Regular Get Schooled blog readers know Cherokee businessman John Konop as an astute commenter on the economics of education. He’s also a great debater as he focuses on the facts and does not get carried away with politics or ideology.
And he posts under his name, which signals that he stands behind his comments.
Konop has sparked debate in Cherokee County over questions on the funding of a charter school there and who gets stuck with the bill. Konop raised these issues with the Cherokee County School Board at a recent meeting.
Here is a followup letter he sent board member Michael Geist:
Dear Mr. Geist,
According to a recent newspaper article, it seems you are still very confused about why you’re getting so much negative feedback about the lack of fiscal controls in the charter school amendment that you support. I will once again clarify the issues by explaining how the Cherokee Charter Academy (CCA) was funded and how the current charter school amendment fails protect tax payers.
• CCA’s owner/operators (a private company) were given over $1million of taxpayer money as start-up capital.
• CCA’s owner/operators receive a management contract that pays them close to $1 million a year (a rate that is higher on a percentage basis than what Cherokee County currently spends on our public schools). These funds are above and beyond the additional, regular operating money that charter schools receive from the school district.
• CCA’s owner/operators were not required to purchase a guaranteed bond (a form of insurance) that pays the school district in the event the CCA closes midyear (and dumps over 1,000 students back into the system).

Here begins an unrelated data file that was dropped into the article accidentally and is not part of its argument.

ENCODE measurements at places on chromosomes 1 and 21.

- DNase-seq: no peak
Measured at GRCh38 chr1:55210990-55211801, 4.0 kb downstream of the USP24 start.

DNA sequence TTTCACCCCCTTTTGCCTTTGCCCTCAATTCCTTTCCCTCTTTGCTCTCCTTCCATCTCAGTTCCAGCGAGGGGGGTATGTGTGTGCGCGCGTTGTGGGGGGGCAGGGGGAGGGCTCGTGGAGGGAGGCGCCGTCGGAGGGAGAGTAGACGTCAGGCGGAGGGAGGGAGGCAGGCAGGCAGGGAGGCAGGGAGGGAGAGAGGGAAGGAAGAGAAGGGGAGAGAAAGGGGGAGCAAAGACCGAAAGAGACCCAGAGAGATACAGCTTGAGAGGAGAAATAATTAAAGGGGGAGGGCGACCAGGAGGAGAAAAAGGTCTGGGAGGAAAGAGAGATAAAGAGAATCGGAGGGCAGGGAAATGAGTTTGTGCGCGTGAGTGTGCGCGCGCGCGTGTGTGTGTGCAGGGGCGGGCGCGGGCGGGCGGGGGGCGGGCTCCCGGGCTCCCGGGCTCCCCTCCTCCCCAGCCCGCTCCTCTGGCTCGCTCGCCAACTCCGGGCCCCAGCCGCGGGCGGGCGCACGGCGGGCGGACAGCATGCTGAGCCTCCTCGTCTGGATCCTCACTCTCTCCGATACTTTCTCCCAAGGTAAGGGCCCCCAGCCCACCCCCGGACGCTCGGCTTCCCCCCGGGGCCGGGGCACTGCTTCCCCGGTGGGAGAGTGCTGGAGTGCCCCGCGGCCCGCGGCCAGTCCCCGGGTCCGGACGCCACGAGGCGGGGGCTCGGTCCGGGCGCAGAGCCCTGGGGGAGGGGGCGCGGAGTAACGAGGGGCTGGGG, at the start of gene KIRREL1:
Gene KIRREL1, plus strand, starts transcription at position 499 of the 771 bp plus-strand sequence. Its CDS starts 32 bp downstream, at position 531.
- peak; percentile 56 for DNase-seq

If the CCA goes out of business — which looks increasingly likely — its owner/operators get to keep the $1 million start-up capital (and/or whatever assets they bought with it) and have no liabilities. You supported giving a private company over a million dollars, guaranteed profit, and NO downside risk.
This is a terrible deal for taxpayers. You should NOT support forcing taxpayers to capitalize private companies or give them no-obligation government contracts. As a public school board member, your duty is to protect the school’s assets, not look for creative ways to squander them.
The taxpayers of Cherokee County have already been burned with similar deals. For example, we may lose $50 million that went to fund a private recycler that went bust (leaving taxpayers again holding the bag). As you well know, taxpayers across the country have already lost massive amounts of money in poorly structured charter schools deals. For the record, I support charter schools and believe they play an important and positive role in our education system. What I do not support is officeholders like you that make foolish and emotional decisions with taxpayer money.
In closing, Mr. Geist, here are some questions that the taxpayers of Cherokee County would like your answers to:
•Please list all the other school district services that a vendor can perform where taxpayers provide free start-up capital and guaranteed revenue, all with no penalty for failure to perform. Assuming you can’t provide such a list, why did you support the private owner/operators of the Cherokee Charter Academy receiving such a deal?
• Why do you support a charter amendment that does not include the taxpayer protections needed to prevent CCA-like deals from happening again?
–From Maureen Downey for the AJC Get Schooled blog